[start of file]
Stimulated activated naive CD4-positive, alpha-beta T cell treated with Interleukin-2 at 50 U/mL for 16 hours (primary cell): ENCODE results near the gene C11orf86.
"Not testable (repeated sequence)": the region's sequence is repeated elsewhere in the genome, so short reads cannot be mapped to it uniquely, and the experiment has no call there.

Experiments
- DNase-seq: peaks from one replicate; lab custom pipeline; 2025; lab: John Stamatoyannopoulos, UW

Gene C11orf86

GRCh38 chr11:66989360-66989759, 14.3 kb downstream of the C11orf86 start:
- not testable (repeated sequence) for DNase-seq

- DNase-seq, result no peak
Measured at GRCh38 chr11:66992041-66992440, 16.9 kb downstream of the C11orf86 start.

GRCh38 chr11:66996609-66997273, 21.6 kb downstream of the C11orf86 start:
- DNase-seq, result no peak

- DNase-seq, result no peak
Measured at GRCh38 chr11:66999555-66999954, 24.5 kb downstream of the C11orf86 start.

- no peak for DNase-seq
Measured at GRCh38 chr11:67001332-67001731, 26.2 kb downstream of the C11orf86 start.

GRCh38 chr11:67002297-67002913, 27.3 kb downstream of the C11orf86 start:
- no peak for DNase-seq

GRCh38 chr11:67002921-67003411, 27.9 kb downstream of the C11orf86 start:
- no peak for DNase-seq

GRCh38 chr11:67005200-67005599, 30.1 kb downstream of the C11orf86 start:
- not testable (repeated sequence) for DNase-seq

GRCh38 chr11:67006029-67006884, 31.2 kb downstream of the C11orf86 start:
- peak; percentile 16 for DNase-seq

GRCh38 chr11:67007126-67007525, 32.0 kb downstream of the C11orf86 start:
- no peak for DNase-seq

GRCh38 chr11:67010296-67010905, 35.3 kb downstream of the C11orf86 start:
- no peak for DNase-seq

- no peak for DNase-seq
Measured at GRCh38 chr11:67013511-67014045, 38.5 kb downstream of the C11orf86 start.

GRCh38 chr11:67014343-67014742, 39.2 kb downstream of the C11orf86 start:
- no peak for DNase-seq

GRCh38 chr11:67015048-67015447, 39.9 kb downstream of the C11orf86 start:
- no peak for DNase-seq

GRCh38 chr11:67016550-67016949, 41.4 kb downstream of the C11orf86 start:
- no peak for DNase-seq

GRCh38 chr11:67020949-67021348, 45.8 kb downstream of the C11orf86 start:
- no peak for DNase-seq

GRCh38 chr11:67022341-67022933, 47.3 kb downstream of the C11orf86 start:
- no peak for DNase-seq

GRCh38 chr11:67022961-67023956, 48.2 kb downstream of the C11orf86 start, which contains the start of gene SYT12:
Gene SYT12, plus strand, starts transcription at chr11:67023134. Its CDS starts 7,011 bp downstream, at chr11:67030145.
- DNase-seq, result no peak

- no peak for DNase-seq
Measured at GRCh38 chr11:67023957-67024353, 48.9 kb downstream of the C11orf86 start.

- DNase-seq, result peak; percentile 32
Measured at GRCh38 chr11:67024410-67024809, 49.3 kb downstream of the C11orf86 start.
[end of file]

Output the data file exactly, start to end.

Stimulated activated naive CD4-positive, alpha-beta T cell treated with Interleukin-2 at 50 U/mL for 16 hours (primary cell): ENCODE results near the gene C11orf86.
"Not testable (repeated sequence)": the region's sequence is repeated elsewhere in the genome, so short reads cannot be mapped to it uniquely, and the experiment has no call there.

Experiments
- DNase-seq: peaks from one replicate; lab custom pipeline; 2025; lab: John Stamatoyannopoulos, UW

Gene C11orf86

GRCh38 chr11:66989360-66989759, 14.3 kb downstream of the C11orf86 start:
- not testable (repeated sequence) for DNase-seq

- DNase-seq, result no peak
Measured at GRCh38 chr11:66992041-66992440, 16.9 kb downstream of the C11orf86 start.

GRCh38 chr11:66996609-66997273, 21.6 kb downstream of the C11orf86 start:
- DNase-seq, result no peak

- DNase-seq, result no peak
Measured at GRCh38 chr11:66999555-66999954, 24.5 kb downstream of the C11orf86 start.

- no peak for DNase-seq
Measured at GRCh38 chr11:67001332-67001731, 26.2 kb downstream of the C11orf86 start.

GRCh38 chr11:67002297-67002913, 27.3 kb downstream of the C11orf86 start:
- no peak for DNase-seq

GRCh38 chr11:67002921-67003411, 27.9 kb downstream of the C11orf86 start:
- no peak for DNase-seq

GRCh38 chr11:67005200-67005599, 30.1 kb downstream of the C11orf86 start:
- not testable (repeated sequence) for DNase-seq

GRCh38 chr11:67006029-67006884, 31.2 kb downstream of the C11orf86 start:
- peak; percentile 16 for DNase-seq

GRCh38 chr11:67007126-67007525, 32.0 kb downstream of the C11orf86 start:
- no peak for DNase-seq

GRCh38 chr11:67010296-67010905, 35.3 kb downstream of the C11orf86 start:
- no peak for DNase-seq

- no peak for DNase-seq
Measured at GRCh38 chr11:67013511-67014045, 38.5 kb downstream of the C11orf86 start.

GRCh38 chr11:67014343-67014742, 39.2 kb downstream of the C11orf86 start:
- no peak for DNase-seq

GRCh38 chr11:67015048-67015447, 39.9 kb downstream of the C11orf86 start:
- no peak for DNase-seq

GRCh38 chr11:67016550-67016949, 41.4 kb downstream of the C11orf86 start:
- no peak for DNase-seq

GRCh38 chr11:67020949-67021348, 45.8 kb downstream of the C11orf86 start:
- no peak for DNase-seq

GRCh38 chr11:67022341-67022933, 47.3 kb downstream of the C11orf86 start:
- no peak for DNase-seq

GRCh38 chr11:67022961-67023956, 48.2 kb downstream of the C11orf86 start, which contains the start of gene SYT12:
Gene SYT12, plus strand, starts transcription at chr11:67023134. Its CDS starts 7,011 bp downstream, at chr11:67030145.
- DNase-seq, result no peak

- no peak for DNase-seq
Measured at GRCh38 chr11:67023957-67024353, 48.9 kb downstream of the C11orf86 start.

- DNase-seq, result peak; percentile 32
Measured at GRCh38 chr11:67024410-67024809, 49.3 kb downstream of the C11orf86 start.